The Occupational Safety and Health Administration’s (OSHA) Region 3 office announced it would extend enforcement of a national emphasis program (NEP) in three states and the District of Columbia to reduce or eliminate workers’ respirable silica exposures. Emphasis program inspections begin after May 3 in Delaware, Pennsylvania, Washington, D.C., and West Virginia.
On February 4, the Occupational Safety and Health Administration (OSHA) revised its National Emphasis Program (NEP) for enforcement of the construction, general, and maritime industry standards for respirable crystalline silica exposure. OSHA canceled the 2008 Crystalline Silica NEP in October 2017. The replacement NEP addresses enforcement of OSHA’s amended standards for respirable crystalline silica—promulgated March […]
OSHA is requesting information about possible revisions to three of its standards for respirable crystalline silica exposure. The agency’s request for information (RFI) appeared in the August 15 Federal Register (FR) (84 FR 41667).
OSHA plans to put out a request for information about its crystalline silica standard for the construction industry.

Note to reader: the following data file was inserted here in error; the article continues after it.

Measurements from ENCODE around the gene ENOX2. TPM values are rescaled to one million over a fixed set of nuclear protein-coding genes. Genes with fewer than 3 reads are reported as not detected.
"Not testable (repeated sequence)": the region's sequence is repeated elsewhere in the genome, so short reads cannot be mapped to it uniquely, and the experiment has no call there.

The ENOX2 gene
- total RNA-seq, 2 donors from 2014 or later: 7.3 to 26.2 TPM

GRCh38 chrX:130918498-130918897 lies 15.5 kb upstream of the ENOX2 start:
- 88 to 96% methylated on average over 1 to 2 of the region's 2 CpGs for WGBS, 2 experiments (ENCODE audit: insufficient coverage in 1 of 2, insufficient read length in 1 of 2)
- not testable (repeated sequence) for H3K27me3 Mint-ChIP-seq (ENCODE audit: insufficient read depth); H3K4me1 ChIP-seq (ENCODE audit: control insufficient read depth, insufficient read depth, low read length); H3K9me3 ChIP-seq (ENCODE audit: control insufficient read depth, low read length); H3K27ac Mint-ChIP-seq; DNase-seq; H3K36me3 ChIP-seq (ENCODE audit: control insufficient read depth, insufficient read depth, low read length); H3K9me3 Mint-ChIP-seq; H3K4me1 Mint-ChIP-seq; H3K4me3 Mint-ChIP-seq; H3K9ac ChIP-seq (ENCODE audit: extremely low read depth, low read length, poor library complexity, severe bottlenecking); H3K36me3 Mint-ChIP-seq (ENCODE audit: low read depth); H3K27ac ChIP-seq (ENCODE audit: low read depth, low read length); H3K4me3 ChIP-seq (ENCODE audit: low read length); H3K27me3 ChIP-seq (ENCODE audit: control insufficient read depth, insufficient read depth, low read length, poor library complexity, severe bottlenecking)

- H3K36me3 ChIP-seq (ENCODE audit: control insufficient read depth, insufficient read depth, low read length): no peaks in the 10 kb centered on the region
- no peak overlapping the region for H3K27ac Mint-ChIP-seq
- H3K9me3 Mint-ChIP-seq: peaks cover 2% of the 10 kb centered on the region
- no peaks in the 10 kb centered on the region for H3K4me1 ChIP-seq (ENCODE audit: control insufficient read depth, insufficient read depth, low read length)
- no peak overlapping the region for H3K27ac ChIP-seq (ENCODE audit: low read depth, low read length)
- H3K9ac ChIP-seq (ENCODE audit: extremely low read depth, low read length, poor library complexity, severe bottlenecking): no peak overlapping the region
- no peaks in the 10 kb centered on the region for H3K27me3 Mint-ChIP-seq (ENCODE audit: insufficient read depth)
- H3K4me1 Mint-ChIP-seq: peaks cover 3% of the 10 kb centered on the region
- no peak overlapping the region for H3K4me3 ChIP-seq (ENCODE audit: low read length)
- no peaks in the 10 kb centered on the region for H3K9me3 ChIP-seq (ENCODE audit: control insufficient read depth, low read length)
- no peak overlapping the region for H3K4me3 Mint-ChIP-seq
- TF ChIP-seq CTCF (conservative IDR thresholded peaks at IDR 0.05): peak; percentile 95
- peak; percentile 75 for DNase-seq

OSHA recently provided guidance about several frequently asked questions about the respirable crystalline silica rule in construction, along with a new set of videos on controlling silica dust generated by several types of equipment.
On July 23, 2018, OSHA’s 1-month delay of enforcement of alleged violations of the agency’s Respirable Crystalline Silica Standard for General Industry/Maritime (29 CFR 1910.1053) came to an end. During that period, OSHA inspectors were instructed to provide compliance assistance in lieu of enforcement to employers whom inspectors believed were making a good-faith effort to […]
Occasionally, when OSHA issues new or revised standards, there are two dates of importance for employers subject to those standards. The first is the date OSHA will make compliance mandatory. The second is the date OSHA states it will begin enforcing noncompliance. In some cases, the two dates may be the same. But with standards […]
On March 25, 2016, federal OSHA finalized its new crystalline silica rule. Despite a court challenge, and over the objections of Cal/OSHA’s construction industry, the Occupational Safety and Health Standards Board (OSHSB) has adopted federal OSHA’s silica rules.
Did you know that OSHA’s new Respirable Crystalline Silica (RCS) standard adds to your Hazard Communication training requirements? It requires your training to be a bit lengthier than usual by specifying topics to be covered in training for employees who are exposed to RCS.